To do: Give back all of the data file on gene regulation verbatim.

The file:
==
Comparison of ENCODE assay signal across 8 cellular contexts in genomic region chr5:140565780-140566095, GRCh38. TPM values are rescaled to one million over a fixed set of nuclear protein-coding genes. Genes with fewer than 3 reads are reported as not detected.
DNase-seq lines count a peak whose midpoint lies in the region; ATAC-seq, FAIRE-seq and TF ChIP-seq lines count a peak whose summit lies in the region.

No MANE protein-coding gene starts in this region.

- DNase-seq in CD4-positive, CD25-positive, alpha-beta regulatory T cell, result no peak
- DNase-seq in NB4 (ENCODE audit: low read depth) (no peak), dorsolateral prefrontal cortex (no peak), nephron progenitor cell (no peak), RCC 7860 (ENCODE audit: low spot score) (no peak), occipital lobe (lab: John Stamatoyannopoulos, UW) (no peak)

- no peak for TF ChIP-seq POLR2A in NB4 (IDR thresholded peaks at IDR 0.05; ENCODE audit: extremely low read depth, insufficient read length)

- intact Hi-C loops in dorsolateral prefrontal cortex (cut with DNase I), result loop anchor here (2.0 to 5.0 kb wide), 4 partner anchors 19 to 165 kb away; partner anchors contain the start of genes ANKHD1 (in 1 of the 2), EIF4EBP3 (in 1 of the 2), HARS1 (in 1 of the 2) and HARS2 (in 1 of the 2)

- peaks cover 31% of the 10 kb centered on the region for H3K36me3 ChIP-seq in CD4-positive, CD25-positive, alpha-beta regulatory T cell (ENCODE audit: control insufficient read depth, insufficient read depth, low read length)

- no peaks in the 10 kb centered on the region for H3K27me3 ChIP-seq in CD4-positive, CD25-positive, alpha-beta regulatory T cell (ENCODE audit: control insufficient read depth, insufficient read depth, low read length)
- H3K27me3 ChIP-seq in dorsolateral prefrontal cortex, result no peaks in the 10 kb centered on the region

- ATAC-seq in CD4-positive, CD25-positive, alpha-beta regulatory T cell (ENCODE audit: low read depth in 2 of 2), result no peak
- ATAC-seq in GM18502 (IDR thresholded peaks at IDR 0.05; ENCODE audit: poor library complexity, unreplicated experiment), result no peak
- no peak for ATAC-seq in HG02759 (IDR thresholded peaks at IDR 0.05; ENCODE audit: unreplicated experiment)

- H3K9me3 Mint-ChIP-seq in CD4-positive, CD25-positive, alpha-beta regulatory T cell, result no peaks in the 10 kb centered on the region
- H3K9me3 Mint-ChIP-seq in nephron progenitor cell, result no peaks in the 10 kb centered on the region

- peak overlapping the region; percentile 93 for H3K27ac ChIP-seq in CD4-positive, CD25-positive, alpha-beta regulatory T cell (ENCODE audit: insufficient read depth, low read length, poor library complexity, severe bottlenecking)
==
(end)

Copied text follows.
Comparison of ENCODE assay signal across 8 cellular contexts in genomic region chr5:140565780-140566095, GRCh38. TPM values are rescaled to one million over a fixed set of nuclear protein-coding genes. Genes with fewer than 3 reads are reported as not detected.
DNase-seq lines count a peak whose midpoint lies in the region; ATAC-seq, FAIRE-seq and TF ChIP-seq lines count a peak whose summit lies in the region.

No MANE protein-coding gene starts in this region.

- DNase-seq in CD4-positive, CD25-positive, alpha-beta regulatory T cell, result no peak
- DNase-seq in NB4 (ENCODE audit: low read depth) (no peak), dorsolateral prefrontal cortex (no peak), nephron progenitor cell (no peak), RCC 7860 (ENCODE audit: low spot score) (no peak), occipital lobe (lab: John Stamatoyannopoulos, UW) (no peak)

- no peak for TF ChIP-seq POLR2A in NB4 (IDR thresholded peaks at IDR 0.05; ENCODE audit: extremely low read depth, insufficient read length)

- intact Hi-C loops in dorsolateral prefrontal cortex (cut with DNase I), result loop anchor here (2.0 to 5.0 kb wide), 4 partner anchors 19 to 165 kb away; partner anchors contain the start of genes ANKHD1 (in 1 of the 2), EIF4EBP3 (in 1 of the 2), HARS1 (in 1 of the 2) and HARS2 (in 1 of the 2)

- peaks cover 31% of the 10 kb centered on the region for H3K36me3 ChIP-seq in CD4-positive, CD25-positive, alpha-beta regulatory T cell (ENCODE audit: control insufficient read depth, insufficient read depth, low read length)

- no peaks in the 10 kb centered on the region for H3K27me3 ChIP-seq in CD4-positive, CD25-positive, alpha-beta regulatory T cell (ENCODE audit: control insufficient read depth, insufficient read depth, low read length)
- H3K27me3 ChIP-seq in dorsolateral prefrontal cortex, result no peaks in the 10 kb centered on the region

- ATAC-seq in CD4-positive, CD25-positive, alpha-beta regulatory T cell (ENCODE audit: low read depth in 2 of 2), result no peak
- ATAC-seq in GM18502 (IDR thresholded peaks at IDR 0.05; ENCODE audit: poor library complexity, unreplicated experiment), result no peak
- no peak for ATAC-seq in HG02759 (IDR thresholded peaks at IDR 0.05; ENCODE audit: unreplicated experiment)

- H3K9me3 Mint-ChIP-seq in CD4-positive, CD25-positive, alpha-beta regulatory T cell, result no peaks in the 10 kb centered on the region
- H3K9me3 Mint-ChIP-seq in nephron progenitor cell, result no peaks in the 10 kb centered on the region

- peak overlapping the region; percentile 93 for H3K27ac ChIP-seq in CD4-positive, CD25-positive, alpha-beta regulatory T cell (ENCODE audit: insufficient read depth, low read length, poor library complexity, severe bottlenecking)